Social Security increases, like cost-of-living adjustments (COLAs), are based on annual changes in the Consumer Price Index for Urban Wage Earners and Clerical Workers (CPI/W). However, unlike COLAs, which I wrote about last week, eligible FERS retirees get the same increase as those who retired under CSRS, and they get it at the same time. In 2013 that increase is 1.7 percent. If you’re eligible for that increase, you should have already received it in your January 2013 Social Security payment.
If you are a CSRS retiree (or a FERS retiree with a CSRS component in your annuity) and have fewer than 30 years of substantial earnings under Social Security, you’ll be subject to the windfall elimination provision. The WEP will reduce – but not eliminate – that Social Security benefit.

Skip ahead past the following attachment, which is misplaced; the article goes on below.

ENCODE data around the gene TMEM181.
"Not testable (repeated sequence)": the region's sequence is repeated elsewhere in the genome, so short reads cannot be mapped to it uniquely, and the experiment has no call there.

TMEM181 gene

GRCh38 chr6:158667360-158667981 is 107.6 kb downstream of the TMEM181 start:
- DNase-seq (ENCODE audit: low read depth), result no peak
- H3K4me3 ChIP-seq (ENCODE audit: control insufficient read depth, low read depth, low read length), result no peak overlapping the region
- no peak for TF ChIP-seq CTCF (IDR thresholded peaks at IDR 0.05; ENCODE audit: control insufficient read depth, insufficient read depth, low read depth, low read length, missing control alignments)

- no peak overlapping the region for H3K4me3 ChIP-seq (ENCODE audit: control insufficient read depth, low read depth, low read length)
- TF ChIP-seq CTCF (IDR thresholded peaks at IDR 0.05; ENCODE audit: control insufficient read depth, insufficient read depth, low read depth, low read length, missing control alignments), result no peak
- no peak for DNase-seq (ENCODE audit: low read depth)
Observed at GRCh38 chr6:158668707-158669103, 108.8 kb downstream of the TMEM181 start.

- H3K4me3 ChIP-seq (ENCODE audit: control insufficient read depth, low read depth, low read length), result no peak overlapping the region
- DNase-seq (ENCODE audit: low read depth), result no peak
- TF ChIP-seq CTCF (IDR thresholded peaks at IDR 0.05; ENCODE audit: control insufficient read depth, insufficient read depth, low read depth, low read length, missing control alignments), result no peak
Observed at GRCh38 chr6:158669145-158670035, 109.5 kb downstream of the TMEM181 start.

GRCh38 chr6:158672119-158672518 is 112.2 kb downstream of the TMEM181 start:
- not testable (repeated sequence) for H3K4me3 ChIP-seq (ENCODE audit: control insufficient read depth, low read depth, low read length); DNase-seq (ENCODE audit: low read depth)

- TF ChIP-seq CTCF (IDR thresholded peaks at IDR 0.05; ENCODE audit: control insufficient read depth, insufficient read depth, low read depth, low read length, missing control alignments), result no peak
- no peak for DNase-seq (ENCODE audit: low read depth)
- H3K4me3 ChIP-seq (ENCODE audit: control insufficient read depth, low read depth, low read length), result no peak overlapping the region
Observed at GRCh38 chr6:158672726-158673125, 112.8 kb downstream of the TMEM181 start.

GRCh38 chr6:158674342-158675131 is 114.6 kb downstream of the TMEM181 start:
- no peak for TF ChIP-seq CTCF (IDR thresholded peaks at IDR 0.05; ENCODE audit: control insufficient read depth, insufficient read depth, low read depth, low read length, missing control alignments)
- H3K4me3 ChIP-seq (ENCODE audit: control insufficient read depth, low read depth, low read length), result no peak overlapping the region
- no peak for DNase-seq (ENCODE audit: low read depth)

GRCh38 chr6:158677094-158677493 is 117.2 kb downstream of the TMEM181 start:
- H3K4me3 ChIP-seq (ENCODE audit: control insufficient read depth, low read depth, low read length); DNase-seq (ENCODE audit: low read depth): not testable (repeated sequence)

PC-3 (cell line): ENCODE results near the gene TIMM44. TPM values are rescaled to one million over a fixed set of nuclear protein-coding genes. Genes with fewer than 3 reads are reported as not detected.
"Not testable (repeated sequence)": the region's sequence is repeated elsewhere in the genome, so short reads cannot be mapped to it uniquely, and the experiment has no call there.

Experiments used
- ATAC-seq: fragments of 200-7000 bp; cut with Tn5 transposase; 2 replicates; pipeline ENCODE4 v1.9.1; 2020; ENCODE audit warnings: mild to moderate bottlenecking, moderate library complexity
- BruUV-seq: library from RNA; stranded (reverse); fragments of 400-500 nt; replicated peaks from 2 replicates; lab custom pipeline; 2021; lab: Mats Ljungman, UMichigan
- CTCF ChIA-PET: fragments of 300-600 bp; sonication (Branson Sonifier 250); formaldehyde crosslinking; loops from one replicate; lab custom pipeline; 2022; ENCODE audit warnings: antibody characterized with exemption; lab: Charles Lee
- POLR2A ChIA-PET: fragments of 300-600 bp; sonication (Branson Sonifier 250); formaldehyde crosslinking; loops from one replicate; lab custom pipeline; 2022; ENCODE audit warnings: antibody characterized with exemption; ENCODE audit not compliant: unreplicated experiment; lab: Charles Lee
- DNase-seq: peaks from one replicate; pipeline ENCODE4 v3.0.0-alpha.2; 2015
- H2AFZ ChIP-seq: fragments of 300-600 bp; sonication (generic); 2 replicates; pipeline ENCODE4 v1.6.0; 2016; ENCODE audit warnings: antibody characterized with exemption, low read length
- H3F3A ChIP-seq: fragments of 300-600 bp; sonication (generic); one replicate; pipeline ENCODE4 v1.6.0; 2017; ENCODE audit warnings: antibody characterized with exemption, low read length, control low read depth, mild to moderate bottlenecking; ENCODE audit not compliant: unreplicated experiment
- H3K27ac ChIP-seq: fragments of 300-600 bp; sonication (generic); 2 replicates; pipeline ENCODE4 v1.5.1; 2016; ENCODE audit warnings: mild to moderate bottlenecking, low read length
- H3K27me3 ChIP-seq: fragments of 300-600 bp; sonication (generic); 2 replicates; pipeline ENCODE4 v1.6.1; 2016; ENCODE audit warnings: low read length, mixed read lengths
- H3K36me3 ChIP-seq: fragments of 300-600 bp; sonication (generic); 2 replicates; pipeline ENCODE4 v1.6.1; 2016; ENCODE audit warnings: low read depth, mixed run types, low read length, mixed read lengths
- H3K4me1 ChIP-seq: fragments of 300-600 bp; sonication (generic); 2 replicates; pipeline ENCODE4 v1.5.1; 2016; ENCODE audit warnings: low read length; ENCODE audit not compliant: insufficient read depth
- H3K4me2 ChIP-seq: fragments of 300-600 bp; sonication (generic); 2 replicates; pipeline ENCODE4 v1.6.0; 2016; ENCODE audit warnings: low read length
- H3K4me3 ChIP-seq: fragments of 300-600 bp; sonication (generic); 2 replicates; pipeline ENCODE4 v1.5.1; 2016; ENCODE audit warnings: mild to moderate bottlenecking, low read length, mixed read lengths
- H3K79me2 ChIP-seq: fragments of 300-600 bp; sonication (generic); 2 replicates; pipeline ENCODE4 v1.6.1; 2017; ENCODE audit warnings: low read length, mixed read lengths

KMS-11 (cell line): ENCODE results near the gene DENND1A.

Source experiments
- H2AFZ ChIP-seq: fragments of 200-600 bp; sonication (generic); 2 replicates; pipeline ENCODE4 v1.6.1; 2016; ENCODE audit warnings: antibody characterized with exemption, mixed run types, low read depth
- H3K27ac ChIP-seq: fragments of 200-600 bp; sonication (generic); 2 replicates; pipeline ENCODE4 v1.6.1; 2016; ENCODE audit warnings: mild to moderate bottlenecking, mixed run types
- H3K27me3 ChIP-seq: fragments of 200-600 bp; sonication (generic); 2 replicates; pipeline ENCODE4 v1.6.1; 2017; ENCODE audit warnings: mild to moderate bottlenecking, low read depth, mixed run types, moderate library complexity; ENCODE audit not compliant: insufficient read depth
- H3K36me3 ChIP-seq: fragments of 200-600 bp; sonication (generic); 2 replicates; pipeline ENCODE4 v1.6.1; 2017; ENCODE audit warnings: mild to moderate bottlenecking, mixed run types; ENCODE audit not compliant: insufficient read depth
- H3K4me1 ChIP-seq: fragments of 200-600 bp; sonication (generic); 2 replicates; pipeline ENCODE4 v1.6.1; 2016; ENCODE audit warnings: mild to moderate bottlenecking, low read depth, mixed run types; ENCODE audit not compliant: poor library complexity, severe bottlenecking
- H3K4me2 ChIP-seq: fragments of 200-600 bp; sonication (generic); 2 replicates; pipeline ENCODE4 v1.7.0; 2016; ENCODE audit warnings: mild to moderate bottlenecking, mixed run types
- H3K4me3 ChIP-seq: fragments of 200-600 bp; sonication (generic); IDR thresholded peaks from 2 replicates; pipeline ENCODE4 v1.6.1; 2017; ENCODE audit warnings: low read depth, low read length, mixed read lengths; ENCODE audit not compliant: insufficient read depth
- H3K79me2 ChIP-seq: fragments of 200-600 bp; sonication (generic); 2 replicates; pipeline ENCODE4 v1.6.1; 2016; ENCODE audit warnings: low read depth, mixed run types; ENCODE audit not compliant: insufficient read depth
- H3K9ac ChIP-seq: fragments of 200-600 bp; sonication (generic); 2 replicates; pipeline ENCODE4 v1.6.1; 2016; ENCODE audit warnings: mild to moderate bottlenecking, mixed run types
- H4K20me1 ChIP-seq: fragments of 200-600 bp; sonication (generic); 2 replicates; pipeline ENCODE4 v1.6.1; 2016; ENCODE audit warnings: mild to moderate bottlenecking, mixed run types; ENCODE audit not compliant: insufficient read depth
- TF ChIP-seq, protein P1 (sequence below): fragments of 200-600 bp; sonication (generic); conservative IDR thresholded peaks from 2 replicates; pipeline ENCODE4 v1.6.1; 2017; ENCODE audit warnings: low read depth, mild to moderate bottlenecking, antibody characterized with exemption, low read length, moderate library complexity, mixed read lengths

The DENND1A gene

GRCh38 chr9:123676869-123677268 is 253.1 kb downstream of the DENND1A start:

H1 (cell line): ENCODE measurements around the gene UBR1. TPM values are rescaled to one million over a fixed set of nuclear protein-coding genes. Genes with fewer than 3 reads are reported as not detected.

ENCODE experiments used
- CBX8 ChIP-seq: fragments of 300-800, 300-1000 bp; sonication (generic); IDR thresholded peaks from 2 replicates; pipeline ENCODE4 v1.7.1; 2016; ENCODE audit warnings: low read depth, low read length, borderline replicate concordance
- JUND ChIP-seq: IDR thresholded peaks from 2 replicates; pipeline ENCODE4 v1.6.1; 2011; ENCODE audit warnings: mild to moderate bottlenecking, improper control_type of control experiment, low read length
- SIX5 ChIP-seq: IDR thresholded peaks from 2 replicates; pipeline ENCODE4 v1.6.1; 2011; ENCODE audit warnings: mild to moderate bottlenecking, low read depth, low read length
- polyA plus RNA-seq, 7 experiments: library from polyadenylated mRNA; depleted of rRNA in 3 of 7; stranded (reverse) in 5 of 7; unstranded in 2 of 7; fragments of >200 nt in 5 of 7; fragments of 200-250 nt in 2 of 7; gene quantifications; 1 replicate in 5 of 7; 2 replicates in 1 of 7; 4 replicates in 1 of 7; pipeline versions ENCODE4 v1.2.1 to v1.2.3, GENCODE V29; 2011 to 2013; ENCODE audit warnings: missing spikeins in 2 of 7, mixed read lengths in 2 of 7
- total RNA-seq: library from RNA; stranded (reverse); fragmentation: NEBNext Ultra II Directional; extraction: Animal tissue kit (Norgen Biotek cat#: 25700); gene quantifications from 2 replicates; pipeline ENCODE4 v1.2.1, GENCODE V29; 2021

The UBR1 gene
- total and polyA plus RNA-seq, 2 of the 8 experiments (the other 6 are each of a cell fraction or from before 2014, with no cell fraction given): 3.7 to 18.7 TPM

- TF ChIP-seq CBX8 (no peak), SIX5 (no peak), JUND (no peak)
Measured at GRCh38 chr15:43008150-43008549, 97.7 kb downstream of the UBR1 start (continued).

The full retirement age for Social Security benefits depends on the year in which you were born. It ranges between 65 and 67. While you can sign up for a Social Security benefit as early as 62, the earlier you begin receiving it the smaller that benefit will be. For example, if your full retirement age is 65 and you sign up for a Social Security benefit at age 62, the reduction will be about 20 percent. If it’s 67, then the reduction will be around 30 percent.
If you are under full retirement age and continue working when you apply for a Social Security benefit, your benefit may be reduced or eliminated. That’s because of the Social Security earnings limit. In 2013 the limit is $15,120. If you exceed that limit, your Social Security benefit will be reduced by $1 for every $2 you earn from wages or self-employment. That limit continues until the year in which you reach your full retirement age. In 2013, the earnings limit is $40,080 for that year, when the offset will be $1 for every $3 above that limit.
Earnings limits no longer apply beginning with the month in which you reach your full retirement age.